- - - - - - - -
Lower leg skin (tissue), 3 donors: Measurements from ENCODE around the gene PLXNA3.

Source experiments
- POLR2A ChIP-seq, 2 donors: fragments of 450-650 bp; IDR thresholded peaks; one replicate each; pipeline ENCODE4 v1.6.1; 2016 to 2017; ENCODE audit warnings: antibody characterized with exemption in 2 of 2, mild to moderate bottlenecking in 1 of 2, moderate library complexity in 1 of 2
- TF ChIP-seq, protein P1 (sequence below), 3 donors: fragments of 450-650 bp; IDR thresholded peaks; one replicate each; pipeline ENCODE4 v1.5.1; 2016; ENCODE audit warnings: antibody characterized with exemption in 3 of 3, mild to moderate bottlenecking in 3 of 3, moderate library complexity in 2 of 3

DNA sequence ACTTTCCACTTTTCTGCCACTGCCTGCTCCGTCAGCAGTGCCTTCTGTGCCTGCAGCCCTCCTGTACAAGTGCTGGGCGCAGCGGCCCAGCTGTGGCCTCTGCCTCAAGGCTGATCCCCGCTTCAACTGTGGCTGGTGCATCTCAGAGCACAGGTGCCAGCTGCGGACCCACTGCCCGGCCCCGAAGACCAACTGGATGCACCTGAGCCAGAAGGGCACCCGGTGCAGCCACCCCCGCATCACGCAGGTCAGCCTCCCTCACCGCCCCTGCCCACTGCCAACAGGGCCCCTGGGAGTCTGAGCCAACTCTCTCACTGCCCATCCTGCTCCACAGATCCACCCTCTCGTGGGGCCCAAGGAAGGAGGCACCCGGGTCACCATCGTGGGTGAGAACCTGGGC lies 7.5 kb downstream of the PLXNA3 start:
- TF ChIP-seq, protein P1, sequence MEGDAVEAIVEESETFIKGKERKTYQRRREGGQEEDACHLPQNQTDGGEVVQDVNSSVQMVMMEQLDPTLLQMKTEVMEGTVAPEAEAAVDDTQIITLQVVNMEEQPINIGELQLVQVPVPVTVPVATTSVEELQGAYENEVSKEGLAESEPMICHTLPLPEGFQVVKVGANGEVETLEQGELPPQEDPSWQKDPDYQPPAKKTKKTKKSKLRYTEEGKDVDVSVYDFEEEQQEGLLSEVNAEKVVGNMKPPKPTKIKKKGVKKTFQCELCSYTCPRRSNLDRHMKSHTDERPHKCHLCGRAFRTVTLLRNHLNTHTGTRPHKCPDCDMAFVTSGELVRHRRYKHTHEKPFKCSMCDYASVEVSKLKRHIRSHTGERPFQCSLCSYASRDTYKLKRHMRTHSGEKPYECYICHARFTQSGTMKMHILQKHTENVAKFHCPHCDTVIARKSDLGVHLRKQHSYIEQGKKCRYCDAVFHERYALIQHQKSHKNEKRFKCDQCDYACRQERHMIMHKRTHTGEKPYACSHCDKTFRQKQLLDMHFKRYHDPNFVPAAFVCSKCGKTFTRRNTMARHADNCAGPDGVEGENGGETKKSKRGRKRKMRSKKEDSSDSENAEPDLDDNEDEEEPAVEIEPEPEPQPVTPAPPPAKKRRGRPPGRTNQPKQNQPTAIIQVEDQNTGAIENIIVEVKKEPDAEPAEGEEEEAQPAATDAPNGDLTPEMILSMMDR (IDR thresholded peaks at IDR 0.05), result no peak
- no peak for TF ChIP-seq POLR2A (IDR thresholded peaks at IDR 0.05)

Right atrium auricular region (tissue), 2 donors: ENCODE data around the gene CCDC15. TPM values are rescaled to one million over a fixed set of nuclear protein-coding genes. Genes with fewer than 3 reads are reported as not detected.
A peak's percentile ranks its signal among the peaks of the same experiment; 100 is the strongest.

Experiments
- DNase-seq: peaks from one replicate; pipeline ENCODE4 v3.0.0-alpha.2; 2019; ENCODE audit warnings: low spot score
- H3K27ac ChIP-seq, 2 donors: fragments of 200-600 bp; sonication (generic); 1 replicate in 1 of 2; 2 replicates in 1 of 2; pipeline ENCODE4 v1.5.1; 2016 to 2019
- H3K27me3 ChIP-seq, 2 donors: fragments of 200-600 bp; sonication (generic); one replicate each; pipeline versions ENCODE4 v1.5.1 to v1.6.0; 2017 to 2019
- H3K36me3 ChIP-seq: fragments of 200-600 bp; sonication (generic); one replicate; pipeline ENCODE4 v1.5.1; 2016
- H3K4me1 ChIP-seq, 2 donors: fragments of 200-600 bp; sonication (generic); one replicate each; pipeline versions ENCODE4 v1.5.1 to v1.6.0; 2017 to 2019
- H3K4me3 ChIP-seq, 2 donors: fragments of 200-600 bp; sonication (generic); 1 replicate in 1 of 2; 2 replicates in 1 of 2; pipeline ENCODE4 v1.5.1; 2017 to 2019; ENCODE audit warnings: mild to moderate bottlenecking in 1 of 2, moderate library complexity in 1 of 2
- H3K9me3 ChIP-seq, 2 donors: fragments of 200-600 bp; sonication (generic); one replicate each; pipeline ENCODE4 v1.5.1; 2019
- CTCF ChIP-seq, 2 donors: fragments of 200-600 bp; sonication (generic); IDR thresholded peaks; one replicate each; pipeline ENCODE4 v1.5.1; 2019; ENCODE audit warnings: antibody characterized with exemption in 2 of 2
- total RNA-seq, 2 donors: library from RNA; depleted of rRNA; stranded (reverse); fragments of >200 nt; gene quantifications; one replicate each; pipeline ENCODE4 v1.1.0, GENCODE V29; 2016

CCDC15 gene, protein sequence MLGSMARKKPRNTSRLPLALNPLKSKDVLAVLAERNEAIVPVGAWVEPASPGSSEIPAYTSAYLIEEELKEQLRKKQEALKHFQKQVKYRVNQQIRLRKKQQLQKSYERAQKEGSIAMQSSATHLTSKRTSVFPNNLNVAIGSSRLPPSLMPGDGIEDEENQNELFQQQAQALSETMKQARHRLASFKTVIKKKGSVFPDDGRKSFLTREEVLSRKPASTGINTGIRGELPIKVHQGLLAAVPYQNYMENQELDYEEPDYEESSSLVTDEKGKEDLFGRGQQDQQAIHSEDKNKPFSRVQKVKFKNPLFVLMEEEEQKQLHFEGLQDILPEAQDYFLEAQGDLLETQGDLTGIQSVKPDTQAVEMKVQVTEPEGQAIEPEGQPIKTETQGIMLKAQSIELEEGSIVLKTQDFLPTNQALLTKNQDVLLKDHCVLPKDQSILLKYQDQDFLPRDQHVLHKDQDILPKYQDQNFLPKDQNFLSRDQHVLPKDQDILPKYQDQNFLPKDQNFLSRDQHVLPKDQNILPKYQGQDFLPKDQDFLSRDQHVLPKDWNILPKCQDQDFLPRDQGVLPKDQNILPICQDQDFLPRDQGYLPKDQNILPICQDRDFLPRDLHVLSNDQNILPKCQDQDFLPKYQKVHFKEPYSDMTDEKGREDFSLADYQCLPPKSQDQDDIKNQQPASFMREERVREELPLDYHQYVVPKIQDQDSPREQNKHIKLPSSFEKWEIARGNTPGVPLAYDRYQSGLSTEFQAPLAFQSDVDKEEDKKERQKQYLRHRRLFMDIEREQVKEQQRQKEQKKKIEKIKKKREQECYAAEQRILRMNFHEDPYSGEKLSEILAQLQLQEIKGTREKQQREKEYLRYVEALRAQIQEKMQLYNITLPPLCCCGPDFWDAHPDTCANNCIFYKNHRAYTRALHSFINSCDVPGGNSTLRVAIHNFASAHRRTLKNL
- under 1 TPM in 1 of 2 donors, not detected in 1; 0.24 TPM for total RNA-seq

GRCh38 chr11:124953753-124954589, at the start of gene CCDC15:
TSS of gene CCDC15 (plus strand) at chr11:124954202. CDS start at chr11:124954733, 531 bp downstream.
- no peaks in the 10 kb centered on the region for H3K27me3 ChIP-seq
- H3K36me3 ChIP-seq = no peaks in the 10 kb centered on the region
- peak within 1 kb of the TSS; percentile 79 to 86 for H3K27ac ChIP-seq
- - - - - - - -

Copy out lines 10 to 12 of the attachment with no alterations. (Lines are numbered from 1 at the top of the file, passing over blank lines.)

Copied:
Experiments
- DNase-seq: peaks from one replicate; pipeline ENCODE4 v3.0.0-alpha.2; 2019; ENCODE audit warnings: low spot score
- H3K27ac ChIP-seq, 2 donors: fragments of 200-600 bp; sonication (generic); 1 replicate in 1 of 2; 2 replicates in 1 of 2; pipeline ENCODE4 v1.5.1; 2016 to 2019